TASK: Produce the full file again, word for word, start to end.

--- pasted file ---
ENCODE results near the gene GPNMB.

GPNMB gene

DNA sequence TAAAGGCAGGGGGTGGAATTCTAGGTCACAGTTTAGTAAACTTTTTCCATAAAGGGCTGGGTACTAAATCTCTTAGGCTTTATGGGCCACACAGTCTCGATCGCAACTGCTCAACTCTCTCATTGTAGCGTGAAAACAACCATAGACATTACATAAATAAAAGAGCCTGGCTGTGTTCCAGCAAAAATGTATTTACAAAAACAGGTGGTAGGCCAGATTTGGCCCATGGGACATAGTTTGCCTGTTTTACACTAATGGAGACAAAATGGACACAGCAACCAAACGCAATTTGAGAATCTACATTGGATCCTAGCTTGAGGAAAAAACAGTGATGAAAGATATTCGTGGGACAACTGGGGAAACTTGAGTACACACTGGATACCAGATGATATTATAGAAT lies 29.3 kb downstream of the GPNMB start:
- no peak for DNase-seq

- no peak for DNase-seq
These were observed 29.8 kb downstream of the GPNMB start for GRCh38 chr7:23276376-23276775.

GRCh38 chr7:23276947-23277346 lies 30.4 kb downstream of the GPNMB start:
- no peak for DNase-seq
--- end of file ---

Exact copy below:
ENCODE results near the gene GPNMB.

GPNMB gene

DNA sequence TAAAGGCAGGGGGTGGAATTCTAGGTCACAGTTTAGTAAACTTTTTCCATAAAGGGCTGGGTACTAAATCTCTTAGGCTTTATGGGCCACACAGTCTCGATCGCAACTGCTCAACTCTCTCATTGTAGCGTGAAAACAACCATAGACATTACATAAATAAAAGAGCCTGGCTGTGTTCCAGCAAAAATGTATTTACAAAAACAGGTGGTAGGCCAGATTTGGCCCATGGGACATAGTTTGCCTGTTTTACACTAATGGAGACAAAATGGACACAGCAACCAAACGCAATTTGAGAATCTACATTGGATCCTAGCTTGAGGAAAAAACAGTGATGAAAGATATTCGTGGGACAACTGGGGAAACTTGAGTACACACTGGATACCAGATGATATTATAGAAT lies 29.3 kb downstream of the GPNMB start:
- no peak for DNase-seq

- no peak for DNase-seq
These were observed 29.8 kb downstream of the GPNMB start for GRCh38 chr7:23276376-23276775.

GRCh38 chr7:23276947-23277346 lies 30.4 kb downstream of the GPNMB start:
- no peak for DNase-seq